A Raven Nevermore
Vinny Testaverde is out of a job, his Pro Bowl year a mere memory
There isn't a more telling scene in sports than an athlete's
cleaning out his locker, a ritual that signals a change in--or
an end to--a career. Last month it was 34-year-old Vinny
Testaverde who sat, alone and quiet, emptying his locker inside
the Ravens' training facility in Owings Mills, Md. The veteran
quarterback, who wasn't officially cut until June 2, must have
been thinking about how quickly his fortunes had turned in
A little more than a year ago Testaverde was still basking in
the glow of his first Pro Bowl appearance, after finishing the
1996 season with career highs in yards passing (4,177) and
touchdowns (33). But last year he was back to his old self--a
guy with a cannon arm whose decision-making and leadership
skills were often lacking. With just 2,971 passing yards, 18
touchdowns and 15 interceptions through 13 games, Testaverde was
benched in favor of Eric Zeier. Then on Feb. 14, the Ravens
acquired Jim Harbaugh from the Colts for a couple of draft picks.
Even before Harbaugh's arrival Testaverde knew his days in
Baltimore were numbered. But he wasn't ready to pack it in.
"This has been tough," he said. "I thought I was in a good
situation, but they made a decision, and there's nothing I can
do about it."
June 14, 1998
Teams wait until after June 1 to cut some players because they
can spread prorated signing bonuses over the next two years. By
waiting to cut Testaverde, who was due to make $12 million in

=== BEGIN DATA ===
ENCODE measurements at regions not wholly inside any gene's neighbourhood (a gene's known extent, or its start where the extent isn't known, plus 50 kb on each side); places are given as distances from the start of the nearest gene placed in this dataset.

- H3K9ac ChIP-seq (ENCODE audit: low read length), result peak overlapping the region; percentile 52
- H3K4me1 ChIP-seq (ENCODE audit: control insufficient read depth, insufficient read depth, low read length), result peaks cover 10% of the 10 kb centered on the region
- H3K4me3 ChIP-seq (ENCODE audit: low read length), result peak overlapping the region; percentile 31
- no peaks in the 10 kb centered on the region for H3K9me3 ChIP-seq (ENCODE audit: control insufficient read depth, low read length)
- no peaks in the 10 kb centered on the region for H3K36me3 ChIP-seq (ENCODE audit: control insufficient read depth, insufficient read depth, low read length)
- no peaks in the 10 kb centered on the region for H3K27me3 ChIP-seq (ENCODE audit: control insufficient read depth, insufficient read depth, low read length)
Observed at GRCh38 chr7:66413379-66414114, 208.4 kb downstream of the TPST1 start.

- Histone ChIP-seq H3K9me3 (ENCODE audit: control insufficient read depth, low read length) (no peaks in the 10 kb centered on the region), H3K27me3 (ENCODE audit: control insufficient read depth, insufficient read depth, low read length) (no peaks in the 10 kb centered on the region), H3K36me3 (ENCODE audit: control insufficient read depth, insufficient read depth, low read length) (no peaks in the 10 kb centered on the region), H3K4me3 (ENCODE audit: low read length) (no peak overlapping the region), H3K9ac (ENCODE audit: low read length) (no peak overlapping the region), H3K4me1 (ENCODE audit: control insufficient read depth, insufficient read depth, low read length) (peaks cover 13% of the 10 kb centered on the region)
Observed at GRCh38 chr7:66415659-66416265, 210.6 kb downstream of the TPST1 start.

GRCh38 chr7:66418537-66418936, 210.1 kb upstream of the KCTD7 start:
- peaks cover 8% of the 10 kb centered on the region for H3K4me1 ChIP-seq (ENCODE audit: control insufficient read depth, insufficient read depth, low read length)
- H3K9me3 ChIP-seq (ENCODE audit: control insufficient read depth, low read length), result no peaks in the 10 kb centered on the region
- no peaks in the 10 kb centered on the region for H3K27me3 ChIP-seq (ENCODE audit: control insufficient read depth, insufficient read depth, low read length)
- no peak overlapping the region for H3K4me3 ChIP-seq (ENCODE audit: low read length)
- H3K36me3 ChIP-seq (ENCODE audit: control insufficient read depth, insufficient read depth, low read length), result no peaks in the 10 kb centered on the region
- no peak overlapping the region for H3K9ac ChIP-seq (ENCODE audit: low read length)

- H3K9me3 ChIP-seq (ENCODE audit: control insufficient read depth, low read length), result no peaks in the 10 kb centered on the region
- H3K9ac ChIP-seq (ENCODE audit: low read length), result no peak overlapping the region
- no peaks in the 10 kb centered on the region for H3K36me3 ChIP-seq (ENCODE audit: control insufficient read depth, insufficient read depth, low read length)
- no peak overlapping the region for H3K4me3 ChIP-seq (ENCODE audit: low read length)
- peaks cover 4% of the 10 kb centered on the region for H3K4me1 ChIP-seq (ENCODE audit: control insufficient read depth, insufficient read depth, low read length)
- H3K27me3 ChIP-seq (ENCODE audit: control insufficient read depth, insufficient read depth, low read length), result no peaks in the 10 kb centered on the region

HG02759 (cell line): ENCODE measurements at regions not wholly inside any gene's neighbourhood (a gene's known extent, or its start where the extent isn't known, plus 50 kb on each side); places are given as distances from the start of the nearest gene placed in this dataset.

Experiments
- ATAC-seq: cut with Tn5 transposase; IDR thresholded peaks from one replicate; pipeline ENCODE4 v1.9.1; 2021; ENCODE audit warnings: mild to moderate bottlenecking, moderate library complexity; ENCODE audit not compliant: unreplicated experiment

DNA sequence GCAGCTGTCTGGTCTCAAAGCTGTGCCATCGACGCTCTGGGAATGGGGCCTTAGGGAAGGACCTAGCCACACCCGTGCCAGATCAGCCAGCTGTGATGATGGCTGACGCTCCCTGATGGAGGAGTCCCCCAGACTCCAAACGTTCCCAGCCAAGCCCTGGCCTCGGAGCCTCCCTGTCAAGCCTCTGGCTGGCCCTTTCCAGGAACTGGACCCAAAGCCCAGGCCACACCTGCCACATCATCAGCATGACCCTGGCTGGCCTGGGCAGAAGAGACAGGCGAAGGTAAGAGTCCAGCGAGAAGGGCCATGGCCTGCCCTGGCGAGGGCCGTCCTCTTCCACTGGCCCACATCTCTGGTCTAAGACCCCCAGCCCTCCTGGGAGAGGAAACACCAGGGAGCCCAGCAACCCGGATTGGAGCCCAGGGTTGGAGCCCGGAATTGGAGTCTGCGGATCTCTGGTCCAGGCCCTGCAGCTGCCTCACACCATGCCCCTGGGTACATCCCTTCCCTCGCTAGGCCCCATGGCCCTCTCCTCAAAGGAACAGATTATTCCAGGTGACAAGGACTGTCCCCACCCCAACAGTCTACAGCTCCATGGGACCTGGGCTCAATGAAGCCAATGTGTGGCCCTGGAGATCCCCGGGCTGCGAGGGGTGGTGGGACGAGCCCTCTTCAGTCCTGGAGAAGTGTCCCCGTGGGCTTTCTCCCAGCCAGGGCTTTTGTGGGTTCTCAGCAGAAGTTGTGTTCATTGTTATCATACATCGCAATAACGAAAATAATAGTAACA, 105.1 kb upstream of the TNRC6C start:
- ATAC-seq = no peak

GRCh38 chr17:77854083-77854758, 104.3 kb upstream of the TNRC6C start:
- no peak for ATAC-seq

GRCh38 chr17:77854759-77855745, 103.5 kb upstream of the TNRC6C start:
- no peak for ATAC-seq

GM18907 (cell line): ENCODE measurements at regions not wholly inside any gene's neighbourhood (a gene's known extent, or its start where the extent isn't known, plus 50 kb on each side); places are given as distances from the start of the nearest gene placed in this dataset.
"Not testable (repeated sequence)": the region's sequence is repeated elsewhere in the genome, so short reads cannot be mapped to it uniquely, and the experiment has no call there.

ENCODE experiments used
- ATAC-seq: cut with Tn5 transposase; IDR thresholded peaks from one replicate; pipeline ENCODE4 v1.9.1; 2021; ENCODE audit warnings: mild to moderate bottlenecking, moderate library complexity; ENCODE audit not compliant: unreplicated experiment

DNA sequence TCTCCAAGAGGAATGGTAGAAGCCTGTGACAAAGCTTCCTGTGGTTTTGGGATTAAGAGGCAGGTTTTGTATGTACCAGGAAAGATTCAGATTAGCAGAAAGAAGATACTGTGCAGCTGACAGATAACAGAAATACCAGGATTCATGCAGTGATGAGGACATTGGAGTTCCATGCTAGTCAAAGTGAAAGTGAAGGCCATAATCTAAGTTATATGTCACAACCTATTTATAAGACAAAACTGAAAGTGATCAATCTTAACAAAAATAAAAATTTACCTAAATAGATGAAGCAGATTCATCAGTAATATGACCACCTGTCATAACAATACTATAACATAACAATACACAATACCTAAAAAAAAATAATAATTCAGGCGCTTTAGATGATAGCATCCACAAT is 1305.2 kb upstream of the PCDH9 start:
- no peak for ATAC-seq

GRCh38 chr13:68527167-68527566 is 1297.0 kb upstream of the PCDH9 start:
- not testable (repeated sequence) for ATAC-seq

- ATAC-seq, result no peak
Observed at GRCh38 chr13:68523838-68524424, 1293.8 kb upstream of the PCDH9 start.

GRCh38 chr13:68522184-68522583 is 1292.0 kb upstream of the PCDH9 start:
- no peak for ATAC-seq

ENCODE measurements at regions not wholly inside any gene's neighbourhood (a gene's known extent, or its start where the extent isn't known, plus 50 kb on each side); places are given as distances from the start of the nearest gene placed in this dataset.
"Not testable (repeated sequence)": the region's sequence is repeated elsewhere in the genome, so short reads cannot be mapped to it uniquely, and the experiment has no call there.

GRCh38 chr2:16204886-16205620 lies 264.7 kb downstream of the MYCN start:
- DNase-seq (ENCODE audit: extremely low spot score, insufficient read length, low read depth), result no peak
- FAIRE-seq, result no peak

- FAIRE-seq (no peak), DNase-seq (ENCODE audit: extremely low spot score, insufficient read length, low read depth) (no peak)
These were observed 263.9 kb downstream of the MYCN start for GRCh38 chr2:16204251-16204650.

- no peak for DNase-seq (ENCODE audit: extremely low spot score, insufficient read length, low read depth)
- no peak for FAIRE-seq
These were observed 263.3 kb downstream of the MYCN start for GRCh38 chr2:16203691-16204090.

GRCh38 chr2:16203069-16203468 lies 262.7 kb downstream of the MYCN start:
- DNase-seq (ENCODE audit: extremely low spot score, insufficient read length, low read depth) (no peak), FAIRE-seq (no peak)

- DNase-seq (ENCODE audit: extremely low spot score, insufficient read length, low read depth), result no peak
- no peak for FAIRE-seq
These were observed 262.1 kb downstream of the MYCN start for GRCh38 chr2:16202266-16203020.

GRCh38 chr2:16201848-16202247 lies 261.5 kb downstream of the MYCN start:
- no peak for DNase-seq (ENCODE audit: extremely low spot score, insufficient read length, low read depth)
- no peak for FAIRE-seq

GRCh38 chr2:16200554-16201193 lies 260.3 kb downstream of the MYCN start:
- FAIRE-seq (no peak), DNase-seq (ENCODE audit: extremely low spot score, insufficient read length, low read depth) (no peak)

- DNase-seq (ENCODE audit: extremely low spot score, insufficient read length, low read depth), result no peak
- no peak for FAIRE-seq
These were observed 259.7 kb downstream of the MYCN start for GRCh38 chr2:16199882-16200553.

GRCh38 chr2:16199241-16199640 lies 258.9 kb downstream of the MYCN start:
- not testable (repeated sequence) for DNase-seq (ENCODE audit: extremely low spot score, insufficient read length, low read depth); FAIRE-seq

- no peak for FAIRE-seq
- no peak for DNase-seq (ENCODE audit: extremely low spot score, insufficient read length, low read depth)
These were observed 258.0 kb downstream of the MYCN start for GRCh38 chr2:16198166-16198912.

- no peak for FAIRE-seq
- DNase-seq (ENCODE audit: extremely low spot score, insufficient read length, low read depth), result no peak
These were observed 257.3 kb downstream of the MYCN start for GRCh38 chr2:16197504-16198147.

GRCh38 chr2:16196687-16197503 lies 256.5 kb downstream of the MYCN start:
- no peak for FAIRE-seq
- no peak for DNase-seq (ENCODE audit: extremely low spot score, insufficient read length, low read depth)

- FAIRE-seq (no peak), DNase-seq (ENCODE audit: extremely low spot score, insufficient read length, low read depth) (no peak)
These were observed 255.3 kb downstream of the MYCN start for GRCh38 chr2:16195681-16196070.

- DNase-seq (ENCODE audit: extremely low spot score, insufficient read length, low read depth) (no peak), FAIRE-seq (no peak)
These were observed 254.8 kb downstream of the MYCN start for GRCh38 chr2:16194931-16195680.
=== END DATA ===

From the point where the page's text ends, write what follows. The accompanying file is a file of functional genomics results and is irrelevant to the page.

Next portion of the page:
base salary over the next three seasons, the Ravens were able
to move $2.7 million of his signing bonus to the '99 cap.
Given their shaky quarterback situations, the Bears, Panthers
and Saints are at the top of Testaverde's wish list. Testaverde
would consider a backup role on a playoff contender, but he
prefers to start and says he is willing to wait until late
summer to sign on the chance some team might come up needy. He
also wants a one-year contract, to leave his options open in
'99, a factor that stalled initial talks with one team last
week. "I want a good situation," he says. "Not something I'm
forced into taking."
This all sounds a tad demanding for someone who has produced one
winning season in 11. But after six years and 67 losses in Tampa
and five years marred by franchise upheaval with
Cleveland-Baltimore, he's had his fill of long-term commitments.
Testaverde's supporters say bad teams, and not his career
interception ratio of 4.4 picks for every 100 passes--highest
among active quarterbacks--is to blame for his record.
"Vinny is a victim of the teams he has played for," says one AFC
coach. "He started with a horrible team in Tampa, and he just
couldn't shake that."
Owners Take a Peek Indoors
At the owners' spring meetings in Miami last month, the NFL
amended a bylaw that had prohibited owners from investing in
other professional football leagues. Now, according to the Arena
Football League, as many as 10 NFL owners have shown interest in
indoor franchises, including the Saints' Tom Benson, who last
week was awarded an expansion team for New Orleans. Dallas,
Jacksonville, Kansas City, New England and Oakland are some of
the other NFL clubs exploring the possibility of bringing an
indoor team to their areas.
Benson, who paid $70.2 million for the Saints in 1985, will pay
about $7 million for his Arena team, which is scheduled to begin
play in the spring of either 1999 or 2000. Now in its 12th
season, the Arena league has 14 franchises in cities as large as
New York and Houston and as small as Des Moines and Grand
Rapids, Mich. Since the start of the '97 season, average
attendance has remained steady at better than 10,000, and plans
are to add two franchises each season until the number of teams
Arena commissioner David Baker approached the NFL in April, and
the idea evolved to develop a relationship that would be similar
in some ways to the pro basketball initiative whereby WNBA